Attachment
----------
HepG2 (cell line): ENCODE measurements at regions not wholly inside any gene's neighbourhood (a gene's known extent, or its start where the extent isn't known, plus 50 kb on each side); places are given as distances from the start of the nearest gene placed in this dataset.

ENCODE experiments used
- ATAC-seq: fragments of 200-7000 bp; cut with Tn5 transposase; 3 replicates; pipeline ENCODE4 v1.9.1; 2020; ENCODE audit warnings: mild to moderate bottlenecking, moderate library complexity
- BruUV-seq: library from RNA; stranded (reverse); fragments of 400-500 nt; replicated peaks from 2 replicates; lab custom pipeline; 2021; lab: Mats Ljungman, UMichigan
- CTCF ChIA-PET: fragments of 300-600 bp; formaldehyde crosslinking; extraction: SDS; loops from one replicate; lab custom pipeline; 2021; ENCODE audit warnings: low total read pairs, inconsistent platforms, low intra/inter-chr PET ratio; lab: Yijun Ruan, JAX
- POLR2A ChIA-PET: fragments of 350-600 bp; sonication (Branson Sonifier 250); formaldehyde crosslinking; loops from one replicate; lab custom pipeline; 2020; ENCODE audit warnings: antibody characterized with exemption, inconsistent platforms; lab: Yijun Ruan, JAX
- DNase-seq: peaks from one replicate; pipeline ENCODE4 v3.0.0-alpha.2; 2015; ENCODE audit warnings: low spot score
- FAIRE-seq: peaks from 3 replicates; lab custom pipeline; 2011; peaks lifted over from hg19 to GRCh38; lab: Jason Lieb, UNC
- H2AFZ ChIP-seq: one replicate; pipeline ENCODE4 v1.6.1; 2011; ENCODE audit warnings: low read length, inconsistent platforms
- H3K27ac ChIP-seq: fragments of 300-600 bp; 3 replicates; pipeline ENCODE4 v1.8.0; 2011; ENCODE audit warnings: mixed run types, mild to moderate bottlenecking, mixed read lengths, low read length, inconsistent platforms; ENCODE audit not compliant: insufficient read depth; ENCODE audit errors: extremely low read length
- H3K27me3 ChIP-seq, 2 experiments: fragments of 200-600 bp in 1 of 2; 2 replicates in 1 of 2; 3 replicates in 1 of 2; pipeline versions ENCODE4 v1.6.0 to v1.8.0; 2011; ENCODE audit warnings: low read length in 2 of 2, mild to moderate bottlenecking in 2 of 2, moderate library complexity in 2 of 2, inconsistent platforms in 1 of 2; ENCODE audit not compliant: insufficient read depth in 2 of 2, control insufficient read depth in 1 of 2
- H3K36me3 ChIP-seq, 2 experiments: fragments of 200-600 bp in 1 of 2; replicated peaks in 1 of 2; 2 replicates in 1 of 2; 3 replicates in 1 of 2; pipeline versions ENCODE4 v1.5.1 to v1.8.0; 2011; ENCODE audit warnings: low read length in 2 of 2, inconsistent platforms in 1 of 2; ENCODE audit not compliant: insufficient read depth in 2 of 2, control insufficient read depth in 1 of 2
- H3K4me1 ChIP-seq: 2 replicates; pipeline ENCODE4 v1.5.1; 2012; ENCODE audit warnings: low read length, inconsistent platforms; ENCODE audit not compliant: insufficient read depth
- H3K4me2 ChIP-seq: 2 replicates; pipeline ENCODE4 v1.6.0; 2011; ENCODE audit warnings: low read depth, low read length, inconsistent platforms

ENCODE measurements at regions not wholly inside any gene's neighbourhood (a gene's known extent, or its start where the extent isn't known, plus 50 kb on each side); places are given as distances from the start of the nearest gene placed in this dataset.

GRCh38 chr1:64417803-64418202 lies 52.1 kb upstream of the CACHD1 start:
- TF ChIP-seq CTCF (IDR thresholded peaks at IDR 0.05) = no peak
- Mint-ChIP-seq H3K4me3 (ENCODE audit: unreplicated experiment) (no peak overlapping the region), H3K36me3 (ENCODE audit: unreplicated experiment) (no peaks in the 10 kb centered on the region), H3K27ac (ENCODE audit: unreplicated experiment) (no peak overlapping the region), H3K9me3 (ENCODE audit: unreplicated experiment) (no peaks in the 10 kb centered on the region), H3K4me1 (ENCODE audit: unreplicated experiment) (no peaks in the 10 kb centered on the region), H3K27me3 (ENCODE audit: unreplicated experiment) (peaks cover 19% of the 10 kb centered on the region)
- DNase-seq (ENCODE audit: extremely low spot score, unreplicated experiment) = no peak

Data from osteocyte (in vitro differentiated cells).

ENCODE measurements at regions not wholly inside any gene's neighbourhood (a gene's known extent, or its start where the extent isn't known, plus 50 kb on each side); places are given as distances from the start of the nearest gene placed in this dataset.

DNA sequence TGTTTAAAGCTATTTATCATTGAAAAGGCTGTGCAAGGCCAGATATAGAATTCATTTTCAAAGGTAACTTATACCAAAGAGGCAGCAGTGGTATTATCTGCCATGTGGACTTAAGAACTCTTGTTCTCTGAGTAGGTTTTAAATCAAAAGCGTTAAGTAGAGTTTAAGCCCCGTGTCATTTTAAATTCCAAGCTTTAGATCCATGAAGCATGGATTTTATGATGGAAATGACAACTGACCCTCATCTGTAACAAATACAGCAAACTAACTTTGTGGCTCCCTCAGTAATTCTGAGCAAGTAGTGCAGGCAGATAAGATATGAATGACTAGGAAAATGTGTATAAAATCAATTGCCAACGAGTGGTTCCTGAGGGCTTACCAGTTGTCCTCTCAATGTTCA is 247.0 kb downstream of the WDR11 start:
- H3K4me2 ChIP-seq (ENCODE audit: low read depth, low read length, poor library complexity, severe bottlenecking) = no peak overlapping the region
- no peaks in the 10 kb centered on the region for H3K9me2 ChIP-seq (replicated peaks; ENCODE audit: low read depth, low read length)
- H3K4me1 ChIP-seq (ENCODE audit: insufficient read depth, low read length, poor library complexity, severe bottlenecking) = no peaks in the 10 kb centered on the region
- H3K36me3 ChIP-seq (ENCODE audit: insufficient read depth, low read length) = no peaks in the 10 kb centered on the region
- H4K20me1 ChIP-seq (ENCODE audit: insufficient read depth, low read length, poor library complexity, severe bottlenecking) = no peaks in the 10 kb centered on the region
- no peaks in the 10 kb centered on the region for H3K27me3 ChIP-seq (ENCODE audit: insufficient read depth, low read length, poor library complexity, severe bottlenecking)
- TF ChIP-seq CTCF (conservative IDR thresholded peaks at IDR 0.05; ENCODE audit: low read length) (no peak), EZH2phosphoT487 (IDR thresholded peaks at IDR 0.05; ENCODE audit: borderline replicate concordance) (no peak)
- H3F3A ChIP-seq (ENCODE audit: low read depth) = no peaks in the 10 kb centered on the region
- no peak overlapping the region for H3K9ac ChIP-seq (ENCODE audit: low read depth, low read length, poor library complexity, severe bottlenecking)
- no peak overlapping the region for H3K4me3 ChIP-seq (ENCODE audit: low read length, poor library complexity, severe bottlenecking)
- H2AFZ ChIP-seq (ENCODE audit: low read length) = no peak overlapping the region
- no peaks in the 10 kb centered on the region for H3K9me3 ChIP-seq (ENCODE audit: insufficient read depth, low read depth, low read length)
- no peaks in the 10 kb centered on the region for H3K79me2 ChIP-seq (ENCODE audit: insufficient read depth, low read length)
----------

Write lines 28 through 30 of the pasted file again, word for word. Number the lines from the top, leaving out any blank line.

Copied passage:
- no peaks in the 10 kb centered on the region for H3K27me3 ChIP-seq (ENCODE audit: insufficient read depth, low read length, poor library complexity, severe bottlenecking)
- TF ChIP-seq CTCF (conservative IDR thresholded peaks at IDR 0.05; ENCODE audit: low read length) (no peak), EZH2phosphoT487 (IDR thresholded peaks at IDR 0.05; ENCODE audit: borderline replicate concordance) (no peak)
- H3F3A ChIP-seq (ENCODE audit: low read depth) = no peaks in the 10 kb centered on the region